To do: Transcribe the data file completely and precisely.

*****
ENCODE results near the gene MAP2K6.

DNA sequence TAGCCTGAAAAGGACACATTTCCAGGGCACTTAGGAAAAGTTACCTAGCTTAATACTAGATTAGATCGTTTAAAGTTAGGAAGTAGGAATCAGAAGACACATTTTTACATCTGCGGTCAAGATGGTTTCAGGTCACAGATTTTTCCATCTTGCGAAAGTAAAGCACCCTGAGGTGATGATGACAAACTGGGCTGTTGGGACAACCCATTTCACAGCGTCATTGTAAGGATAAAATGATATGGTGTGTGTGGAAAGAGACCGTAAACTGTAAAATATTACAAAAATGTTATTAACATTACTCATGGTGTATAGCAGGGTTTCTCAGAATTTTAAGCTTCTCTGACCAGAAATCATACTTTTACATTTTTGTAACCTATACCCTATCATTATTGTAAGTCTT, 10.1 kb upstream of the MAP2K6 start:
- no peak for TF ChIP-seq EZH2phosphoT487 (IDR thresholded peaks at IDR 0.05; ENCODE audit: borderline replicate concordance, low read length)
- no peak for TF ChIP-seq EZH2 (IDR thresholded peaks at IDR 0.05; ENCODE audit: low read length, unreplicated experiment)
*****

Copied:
ENCODE results near the gene MAP2K6.

DNA sequence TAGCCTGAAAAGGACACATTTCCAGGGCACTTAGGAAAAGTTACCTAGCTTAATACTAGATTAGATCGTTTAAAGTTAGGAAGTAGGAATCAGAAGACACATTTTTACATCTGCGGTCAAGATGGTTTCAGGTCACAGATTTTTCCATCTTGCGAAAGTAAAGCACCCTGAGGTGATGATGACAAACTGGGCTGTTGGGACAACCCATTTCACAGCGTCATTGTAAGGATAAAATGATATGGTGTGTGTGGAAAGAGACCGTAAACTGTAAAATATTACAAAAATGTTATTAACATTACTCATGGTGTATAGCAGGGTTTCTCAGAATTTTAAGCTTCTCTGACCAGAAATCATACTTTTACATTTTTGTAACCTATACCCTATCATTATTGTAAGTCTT, 10.1 kb upstream of the MAP2K6 start:
- no peak for TF ChIP-seq EZH2phosphoT487 (IDR thresholded peaks at IDR 0.05; ENCODE audit: borderline replicate concordance, low read length)
- no peak for TF ChIP-seq EZH2 (IDR thresholded peaks at IDR 0.05; ENCODE audit: low read length, unreplicated experiment)